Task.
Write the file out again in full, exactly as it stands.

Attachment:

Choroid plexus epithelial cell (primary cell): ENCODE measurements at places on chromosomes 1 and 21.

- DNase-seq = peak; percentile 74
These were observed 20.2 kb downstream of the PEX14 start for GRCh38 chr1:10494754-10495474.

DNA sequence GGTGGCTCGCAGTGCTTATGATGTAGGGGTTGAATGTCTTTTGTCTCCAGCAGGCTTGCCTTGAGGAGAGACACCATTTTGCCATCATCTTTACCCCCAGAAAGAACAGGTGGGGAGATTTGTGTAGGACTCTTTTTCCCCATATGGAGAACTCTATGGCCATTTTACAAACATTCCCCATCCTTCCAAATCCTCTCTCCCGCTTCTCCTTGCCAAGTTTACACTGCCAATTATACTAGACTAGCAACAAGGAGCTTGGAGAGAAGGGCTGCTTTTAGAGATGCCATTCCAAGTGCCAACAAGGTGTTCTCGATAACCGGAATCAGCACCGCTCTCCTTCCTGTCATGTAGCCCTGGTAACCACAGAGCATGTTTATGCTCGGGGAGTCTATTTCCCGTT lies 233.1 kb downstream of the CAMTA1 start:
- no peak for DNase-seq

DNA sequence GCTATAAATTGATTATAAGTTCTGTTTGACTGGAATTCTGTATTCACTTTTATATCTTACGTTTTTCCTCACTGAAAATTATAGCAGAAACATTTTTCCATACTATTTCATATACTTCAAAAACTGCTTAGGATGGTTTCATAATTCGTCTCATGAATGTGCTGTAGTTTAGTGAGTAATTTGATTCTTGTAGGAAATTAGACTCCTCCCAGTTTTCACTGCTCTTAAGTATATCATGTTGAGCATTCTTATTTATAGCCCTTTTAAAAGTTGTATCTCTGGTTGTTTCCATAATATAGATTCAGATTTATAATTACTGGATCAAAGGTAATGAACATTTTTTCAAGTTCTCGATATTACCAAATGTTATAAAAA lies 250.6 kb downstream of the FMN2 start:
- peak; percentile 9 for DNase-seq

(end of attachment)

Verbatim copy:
Choroid plexus epithelial cell (primary cell): ENCODE measurements at places on chromosomes 1 and 21.

- DNase-seq = peak; percentile 74
These were observed 20.2 kb downstream of the PEX14 start for GRCh38 chr1:10494754-10495474.

DNA sequence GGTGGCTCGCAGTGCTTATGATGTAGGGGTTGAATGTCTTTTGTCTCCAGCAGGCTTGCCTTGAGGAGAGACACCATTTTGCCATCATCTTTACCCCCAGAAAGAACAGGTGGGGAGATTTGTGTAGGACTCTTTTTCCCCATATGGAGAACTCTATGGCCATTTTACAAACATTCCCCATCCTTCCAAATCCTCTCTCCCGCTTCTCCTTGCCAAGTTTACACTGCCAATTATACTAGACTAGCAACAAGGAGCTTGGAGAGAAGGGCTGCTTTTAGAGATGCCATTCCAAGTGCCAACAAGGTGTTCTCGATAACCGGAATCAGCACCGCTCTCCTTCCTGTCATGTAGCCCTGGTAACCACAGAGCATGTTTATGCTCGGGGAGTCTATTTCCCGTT lies 233.1 kb downstream of the CAMTA1 start:
- no peak for DNase-seq

DNA sequence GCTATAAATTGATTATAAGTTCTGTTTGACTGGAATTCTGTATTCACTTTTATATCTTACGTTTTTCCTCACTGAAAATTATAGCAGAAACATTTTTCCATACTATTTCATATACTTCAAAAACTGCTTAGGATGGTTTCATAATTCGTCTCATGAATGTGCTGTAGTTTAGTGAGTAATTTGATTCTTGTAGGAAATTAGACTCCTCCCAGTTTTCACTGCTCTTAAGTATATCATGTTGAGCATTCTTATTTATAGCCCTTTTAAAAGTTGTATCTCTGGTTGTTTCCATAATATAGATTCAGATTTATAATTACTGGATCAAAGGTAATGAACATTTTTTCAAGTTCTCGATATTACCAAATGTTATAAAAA lies 250.6 kb downstream of the FMN2 start:
- peak; percentile 9 for DNase-seq